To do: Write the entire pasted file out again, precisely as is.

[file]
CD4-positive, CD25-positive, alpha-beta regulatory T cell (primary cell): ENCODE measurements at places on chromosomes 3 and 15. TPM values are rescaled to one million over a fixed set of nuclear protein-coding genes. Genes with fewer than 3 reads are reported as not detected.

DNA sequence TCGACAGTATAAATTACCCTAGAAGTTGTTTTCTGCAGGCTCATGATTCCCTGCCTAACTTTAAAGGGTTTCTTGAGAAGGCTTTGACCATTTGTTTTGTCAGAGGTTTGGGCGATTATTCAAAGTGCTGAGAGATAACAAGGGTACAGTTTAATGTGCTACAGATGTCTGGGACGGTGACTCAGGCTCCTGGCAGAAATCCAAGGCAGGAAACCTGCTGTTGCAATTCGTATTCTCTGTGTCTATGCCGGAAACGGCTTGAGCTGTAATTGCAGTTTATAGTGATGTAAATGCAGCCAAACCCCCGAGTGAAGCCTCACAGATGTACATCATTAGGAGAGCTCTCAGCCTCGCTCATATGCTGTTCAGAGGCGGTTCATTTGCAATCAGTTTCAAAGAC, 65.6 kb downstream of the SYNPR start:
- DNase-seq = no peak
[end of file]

CD4-positive, CD25-positive, alpha-beta regulatory T cell (primary cell): ENCODE measurements at places on chromosomes 3 and 15. TPM values are rescaled to one million over a fixed set of nuclear protein-coding genes. Genes with fewer than 3 reads are reported as not detected.

DNA sequence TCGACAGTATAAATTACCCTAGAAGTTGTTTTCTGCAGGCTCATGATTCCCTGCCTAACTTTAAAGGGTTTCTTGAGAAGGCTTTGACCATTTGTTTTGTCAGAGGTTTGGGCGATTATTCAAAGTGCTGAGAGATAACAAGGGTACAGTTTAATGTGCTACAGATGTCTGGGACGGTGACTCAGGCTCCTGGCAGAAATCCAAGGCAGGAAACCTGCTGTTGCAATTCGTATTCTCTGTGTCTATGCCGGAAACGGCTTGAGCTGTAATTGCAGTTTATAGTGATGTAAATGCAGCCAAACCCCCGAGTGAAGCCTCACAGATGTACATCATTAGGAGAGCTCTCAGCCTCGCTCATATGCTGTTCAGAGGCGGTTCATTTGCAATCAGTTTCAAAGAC, 65.6 kb downstream of the SYNPR start:
- DNase-seq = no peak